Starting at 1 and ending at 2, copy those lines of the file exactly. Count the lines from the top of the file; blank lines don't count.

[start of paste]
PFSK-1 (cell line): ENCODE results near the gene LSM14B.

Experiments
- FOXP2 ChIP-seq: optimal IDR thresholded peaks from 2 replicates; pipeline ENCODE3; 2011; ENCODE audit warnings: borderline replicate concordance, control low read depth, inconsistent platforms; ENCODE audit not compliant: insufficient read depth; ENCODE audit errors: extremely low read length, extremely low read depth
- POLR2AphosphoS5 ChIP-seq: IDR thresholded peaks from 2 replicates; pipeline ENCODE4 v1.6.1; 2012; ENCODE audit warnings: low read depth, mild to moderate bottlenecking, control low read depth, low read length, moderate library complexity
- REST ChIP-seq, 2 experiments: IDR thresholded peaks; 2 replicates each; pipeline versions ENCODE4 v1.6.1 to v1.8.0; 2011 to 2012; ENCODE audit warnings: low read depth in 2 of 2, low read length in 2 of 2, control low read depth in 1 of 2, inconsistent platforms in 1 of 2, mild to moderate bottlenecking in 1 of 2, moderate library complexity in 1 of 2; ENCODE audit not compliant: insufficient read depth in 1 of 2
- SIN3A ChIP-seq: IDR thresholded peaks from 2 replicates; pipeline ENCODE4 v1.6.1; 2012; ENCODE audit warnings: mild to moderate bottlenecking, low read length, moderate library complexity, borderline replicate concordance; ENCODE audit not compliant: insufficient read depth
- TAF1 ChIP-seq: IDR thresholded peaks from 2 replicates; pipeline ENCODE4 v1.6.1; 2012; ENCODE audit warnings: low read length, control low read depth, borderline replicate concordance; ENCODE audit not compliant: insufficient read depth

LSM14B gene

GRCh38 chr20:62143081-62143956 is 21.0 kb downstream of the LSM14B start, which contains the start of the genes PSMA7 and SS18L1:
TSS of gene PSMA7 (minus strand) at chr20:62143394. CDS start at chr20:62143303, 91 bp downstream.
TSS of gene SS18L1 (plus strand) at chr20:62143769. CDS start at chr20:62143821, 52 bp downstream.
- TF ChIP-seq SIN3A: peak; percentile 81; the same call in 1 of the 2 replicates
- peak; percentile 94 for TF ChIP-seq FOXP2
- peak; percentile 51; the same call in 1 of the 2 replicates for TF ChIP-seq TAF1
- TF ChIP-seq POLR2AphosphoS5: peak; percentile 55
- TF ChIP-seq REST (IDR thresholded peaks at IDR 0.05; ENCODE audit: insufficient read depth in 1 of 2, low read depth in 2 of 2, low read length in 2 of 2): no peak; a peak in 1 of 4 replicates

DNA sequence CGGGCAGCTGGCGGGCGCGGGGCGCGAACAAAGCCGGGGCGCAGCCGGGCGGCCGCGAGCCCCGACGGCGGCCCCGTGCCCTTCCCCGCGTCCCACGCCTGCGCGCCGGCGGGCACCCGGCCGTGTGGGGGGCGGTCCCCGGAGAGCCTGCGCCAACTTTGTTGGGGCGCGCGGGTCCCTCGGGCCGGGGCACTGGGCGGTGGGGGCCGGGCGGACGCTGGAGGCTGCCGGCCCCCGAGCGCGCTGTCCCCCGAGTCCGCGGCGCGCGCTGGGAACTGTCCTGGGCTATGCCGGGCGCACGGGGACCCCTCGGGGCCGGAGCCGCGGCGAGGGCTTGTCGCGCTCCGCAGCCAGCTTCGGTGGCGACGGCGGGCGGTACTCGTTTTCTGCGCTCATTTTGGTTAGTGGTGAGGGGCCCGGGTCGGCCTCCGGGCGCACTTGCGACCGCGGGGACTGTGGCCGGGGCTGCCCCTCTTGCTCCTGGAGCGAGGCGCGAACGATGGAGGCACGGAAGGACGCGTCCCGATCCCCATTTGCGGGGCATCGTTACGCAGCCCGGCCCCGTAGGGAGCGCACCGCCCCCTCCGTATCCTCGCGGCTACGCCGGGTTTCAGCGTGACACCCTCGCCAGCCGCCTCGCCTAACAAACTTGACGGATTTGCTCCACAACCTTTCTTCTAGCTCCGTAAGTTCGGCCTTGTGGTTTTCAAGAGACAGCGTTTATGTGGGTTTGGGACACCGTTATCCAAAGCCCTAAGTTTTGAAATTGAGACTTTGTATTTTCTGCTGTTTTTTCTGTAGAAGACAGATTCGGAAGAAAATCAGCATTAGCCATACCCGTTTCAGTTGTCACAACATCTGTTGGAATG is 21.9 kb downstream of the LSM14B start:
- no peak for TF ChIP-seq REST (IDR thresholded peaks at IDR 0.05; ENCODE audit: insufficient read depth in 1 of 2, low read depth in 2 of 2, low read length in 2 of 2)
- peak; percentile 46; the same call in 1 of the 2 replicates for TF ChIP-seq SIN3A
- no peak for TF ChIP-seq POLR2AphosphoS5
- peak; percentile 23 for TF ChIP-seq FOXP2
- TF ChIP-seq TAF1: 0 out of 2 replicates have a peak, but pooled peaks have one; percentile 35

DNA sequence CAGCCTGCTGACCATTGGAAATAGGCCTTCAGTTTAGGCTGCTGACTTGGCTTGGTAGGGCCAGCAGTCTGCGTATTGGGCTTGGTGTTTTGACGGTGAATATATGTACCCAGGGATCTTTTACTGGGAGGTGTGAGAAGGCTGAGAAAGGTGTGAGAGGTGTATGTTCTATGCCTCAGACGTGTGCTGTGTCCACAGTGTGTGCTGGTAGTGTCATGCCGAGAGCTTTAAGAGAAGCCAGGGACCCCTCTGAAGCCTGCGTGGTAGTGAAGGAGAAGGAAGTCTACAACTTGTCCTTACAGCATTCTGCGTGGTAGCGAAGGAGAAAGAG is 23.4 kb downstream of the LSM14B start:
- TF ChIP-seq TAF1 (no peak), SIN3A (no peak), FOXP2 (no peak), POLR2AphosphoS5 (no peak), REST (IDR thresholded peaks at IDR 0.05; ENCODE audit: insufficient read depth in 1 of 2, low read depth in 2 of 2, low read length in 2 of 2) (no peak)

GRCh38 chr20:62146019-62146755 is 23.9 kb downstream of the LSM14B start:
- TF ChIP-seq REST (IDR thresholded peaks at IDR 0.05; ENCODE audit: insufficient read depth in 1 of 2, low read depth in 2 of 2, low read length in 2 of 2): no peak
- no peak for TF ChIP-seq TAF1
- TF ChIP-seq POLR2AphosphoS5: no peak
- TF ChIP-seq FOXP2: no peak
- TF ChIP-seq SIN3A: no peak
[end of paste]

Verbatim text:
PFSK-1 (cell line): ENCODE results near the gene LSM14B.

Experiments